And it’s pure fun as theater. The writing is amazingly clever; the casting and direction well placed, and despite an occasional dropped line or pâté on Ritz, extremely well acted. Schwartz’s Joanne IS the ideal suburban mom with the ideal suburban family and the ideal philandering hubby. She’s crass and annoying and touchingly sincere in her struggle to hold on to girlish ideals at all costs. Jacobsen’s Mary is the exact opposite – free with her charms, completely comfortable with flouting convention, and the ideal Girl You Date But Never Show Mom. In the balance point is Brown’s Kathy, sometimes almost static on stage as her life slides to a halt – either precariously balanced on a hilltop, ready to roll in any direction, or perhaps sitting at the bottom of a valley, unable to gain momentum in any direction. You might find yourself in any of these positions, and even if you don’t, they are great fun to discuss on the ride home.


By Jean Baptiste Molière

Directed by Jim Helsinger

Starring Eric Hissom, Kate Ingram, Phillip Nolan

Orlando UCF Shakespeare Festival, Orlando, Fla

Oh, those zany French Aristocrats! Even though they live in mansions furnished with acres of sparkling breasts and the good stuff from Liberace’s estate sale, they still fall for any charlatan that tries to steal the chatelaine. Gullible Orgon (Nolan) swallows the Rasputin-like piety of greasy Tartuffe (Hissom), to the embarrasment of everyone around him. Certainment, Tartuffe prays like Jim Baker in the shower, but all for show. When not emitting piety rays, he steals the silverware and seduces Orgon’s wife Elmire (Ingram) and soils the good linen. Is he just a sponge, or does he harbor deeper animosity toward his host’s generosity? No matter, when Orgon decides to give his buxom daughter Mariane (Sara Hankins) to Tartuffe instead of the stable and good-looking Valere (Richard Width), panic breaks out in the household. People tolerate deception, until their sex life is at stake. Mariane screams like a Corman lead, but it takes the skills of Lady’s Maid Dorine (Mindy Anders) to marshal the troops and project effective counterforce. Not until Elmire offers herself as bait do they entrap Tartuffe well enough to enlighten fuddled Orgon. But it’s too late, as Tartuffe now owns the manse, and only some abrupt script writing can save the family’s honor and get everyone back in the right bed by curtain.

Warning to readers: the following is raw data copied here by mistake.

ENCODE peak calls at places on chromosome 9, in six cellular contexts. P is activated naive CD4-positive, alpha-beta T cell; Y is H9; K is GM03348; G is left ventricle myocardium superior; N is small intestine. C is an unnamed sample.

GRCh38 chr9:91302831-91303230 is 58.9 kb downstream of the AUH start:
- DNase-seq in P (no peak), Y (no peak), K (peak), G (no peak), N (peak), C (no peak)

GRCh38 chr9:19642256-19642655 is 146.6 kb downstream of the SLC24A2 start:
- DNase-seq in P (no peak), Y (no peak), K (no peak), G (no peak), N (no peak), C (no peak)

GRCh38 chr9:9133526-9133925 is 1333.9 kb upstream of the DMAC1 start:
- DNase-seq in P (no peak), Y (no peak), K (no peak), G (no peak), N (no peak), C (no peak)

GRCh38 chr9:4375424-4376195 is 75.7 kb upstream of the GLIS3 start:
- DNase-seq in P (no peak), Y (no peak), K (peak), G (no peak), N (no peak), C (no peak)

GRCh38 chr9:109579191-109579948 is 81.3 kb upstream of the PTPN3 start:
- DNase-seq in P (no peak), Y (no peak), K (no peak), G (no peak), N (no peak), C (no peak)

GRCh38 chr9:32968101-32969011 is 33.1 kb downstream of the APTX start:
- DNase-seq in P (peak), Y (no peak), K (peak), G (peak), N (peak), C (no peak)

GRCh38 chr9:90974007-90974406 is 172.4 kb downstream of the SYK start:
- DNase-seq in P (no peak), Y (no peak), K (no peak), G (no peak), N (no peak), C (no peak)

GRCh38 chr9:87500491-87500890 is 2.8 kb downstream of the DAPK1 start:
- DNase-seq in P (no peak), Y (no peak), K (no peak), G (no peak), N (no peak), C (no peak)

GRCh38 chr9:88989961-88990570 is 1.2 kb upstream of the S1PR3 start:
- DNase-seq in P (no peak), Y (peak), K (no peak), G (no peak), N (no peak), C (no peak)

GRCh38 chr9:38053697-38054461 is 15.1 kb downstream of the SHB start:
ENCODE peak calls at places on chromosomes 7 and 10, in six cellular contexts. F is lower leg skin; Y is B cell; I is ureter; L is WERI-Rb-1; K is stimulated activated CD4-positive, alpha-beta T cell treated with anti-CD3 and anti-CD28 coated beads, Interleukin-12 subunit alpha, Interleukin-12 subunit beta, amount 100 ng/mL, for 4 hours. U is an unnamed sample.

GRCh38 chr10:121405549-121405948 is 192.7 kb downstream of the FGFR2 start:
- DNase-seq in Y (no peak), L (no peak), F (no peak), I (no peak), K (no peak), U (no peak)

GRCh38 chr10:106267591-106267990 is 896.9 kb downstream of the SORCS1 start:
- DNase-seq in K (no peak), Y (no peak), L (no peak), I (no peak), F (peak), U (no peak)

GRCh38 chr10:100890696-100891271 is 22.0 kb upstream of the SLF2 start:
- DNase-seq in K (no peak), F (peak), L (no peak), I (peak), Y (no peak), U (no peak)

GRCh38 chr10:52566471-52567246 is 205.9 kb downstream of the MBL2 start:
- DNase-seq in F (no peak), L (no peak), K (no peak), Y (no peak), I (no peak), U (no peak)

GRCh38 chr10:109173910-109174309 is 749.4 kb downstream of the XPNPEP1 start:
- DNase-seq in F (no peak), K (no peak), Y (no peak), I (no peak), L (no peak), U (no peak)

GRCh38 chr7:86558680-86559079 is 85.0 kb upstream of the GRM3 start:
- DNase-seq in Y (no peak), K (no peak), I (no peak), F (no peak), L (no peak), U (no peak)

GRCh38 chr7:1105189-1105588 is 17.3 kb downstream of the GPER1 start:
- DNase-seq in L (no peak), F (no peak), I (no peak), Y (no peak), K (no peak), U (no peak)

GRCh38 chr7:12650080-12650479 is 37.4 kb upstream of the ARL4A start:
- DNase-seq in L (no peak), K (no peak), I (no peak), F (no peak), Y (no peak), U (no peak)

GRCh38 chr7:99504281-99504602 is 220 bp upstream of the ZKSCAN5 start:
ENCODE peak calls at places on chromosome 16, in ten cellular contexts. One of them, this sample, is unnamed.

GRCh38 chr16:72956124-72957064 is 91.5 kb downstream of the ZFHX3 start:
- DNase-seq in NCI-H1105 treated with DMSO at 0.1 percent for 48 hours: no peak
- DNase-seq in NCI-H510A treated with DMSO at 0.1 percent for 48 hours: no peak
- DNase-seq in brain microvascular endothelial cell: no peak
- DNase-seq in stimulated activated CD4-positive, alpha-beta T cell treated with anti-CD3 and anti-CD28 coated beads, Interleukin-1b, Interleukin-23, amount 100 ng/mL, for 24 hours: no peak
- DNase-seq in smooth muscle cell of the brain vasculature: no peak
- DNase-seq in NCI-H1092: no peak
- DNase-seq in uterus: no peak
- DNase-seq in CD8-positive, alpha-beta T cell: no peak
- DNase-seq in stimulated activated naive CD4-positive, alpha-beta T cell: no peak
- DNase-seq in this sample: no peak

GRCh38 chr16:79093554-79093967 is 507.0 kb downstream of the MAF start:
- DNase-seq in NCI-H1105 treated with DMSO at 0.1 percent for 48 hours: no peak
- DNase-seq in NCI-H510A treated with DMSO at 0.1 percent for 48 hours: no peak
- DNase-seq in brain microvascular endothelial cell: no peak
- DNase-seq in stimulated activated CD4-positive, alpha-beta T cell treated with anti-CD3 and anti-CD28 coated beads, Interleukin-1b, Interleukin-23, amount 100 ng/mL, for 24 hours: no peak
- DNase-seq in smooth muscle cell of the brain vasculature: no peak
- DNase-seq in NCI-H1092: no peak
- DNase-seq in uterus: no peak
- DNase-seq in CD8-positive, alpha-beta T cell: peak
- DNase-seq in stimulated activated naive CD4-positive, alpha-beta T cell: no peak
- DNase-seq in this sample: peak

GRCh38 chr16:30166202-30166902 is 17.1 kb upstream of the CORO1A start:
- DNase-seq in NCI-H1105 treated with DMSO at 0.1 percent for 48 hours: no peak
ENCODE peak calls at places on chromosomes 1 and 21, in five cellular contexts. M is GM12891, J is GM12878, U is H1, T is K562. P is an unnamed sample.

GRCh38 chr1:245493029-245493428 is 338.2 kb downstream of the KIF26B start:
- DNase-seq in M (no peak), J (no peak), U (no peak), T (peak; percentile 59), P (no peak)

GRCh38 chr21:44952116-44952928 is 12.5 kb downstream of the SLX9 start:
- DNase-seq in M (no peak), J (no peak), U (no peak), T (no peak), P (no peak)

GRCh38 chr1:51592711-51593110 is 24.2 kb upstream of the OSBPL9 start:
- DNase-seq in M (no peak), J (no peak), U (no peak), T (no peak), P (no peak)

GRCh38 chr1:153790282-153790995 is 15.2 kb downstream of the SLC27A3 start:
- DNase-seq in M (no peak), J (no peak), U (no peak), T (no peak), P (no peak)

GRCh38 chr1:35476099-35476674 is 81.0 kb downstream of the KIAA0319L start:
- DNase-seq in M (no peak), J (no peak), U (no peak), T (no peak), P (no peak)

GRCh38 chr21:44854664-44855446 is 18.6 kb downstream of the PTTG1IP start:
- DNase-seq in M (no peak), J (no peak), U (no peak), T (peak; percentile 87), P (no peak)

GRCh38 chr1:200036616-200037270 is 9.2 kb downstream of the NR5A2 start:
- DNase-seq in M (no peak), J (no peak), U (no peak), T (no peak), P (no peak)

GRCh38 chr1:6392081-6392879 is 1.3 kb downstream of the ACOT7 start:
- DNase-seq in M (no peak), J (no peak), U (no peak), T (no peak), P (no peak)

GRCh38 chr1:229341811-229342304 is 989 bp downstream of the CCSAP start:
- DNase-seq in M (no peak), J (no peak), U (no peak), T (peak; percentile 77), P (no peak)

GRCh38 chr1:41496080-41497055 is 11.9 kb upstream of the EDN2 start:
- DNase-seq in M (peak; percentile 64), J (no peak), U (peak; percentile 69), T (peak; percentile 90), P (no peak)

Well, there weren’t any slamming doors, but it’s a fine farce none the less. You’ve got all the important elements – sexy women, guys running around in their underwear with swords, and everyone get a salacious joke and a prat fall. The axis of power lines up between acidic Dorine and alkali Tartuffe, and the axis of comedy points from rubbery Hissom to ballistic Nolan. As they fight a life and death battle to maintain control in the house, the calm center of the storm is Orgon’s brother Cleante (Tad Ingram). As the only sane person on stage, his good advice is ignored, possibly due to his extremely purple costume, a costume that assumes a GREAT deal of confidence on the part of the wearer. As we move farther into the fuzz of thought that Tartuffe generates, we find stepson Damis (Timothy Williams) desperately trying to get his swash unbuckled to fight injustice while the bluish Valere confuses the already lost Mariane with his professional shyness. On the outer orbit, we find the fearsome matron of the family, Madame Pernelle (Catherine Stork). While she isn’t onstage that much, she seem capable of taking on the King himself armed only with a fan and some sort mini-albatross launcher mounted in her hair.

As with all the recent productions that cross the stage of this awkwardly named company’s boards, Tartuffe is a triumph of comedy and lighting and costuming. I’ve still yet to figure out how they got the back wall to glow that electric blue, and how they get the women to sparkle. They’re THAT good. This show shimmers with energy, and even if you don’t think too much of the under-taxed upper classes, you have to admit they ARE the most fun to tease. Even if this lot did lose the revolution.